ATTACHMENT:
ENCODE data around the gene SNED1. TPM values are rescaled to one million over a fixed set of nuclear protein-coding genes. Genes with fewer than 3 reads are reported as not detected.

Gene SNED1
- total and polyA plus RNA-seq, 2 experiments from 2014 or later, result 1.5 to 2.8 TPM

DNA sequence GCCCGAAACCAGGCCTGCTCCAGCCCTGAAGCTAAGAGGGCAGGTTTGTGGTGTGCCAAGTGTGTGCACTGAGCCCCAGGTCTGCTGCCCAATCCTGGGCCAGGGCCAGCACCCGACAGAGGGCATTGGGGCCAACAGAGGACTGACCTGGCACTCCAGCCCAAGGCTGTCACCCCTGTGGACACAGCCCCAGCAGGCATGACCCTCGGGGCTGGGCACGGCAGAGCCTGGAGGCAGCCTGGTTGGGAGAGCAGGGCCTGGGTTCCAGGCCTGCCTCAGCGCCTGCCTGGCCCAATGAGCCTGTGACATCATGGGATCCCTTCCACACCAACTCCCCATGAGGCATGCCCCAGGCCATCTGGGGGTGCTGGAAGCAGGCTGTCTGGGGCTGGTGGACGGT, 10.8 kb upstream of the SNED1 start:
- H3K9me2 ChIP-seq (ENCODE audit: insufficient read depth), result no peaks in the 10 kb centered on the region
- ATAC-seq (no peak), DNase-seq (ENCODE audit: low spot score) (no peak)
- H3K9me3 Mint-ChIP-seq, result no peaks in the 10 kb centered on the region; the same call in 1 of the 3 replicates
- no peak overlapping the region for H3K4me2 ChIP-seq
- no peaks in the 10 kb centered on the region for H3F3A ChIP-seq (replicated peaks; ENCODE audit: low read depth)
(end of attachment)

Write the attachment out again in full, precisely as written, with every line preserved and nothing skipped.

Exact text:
ENCODE data around the gene SNED1. TPM values are rescaled to one million over a fixed set of nuclear protein-coding genes. Genes with fewer than 3 reads are reported as not detected.

Gene SNED1
- total and polyA plus RNA-seq, 2 experiments from 2014 or later, result 1.5 to 2.8 TPM

DNA sequence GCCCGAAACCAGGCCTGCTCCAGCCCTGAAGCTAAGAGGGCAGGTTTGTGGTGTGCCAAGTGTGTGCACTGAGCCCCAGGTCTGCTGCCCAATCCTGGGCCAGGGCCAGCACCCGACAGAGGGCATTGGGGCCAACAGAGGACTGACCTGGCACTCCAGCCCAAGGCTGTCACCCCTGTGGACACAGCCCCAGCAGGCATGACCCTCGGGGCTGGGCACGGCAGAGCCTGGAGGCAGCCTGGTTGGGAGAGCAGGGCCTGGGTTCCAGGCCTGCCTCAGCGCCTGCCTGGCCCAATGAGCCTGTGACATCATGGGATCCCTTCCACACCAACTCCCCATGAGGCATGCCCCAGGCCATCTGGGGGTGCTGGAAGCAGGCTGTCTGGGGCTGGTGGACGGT, 10.8 kb upstream of the SNED1 start:
- H3K9me2 ChIP-seq (ENCODE audit: insufficient read depth), result no peaks in the 10 kb centered on the region
- ATAC-seq (no peak), DNase-seq (ENCODE audit: low spot score) (no peak)
- H3K9me3 Mint-ChIP-seq, result no peaks in the 10 kb centered on the region; the same call in 1 of the 3 replicates
- no peak overlapping the region for H3K4me2 ChIP-seq
- no peaks in the 10 kb centered on the region for H3F3A ChIP-seq (replicated peaks; ENCODE audit: low read depth)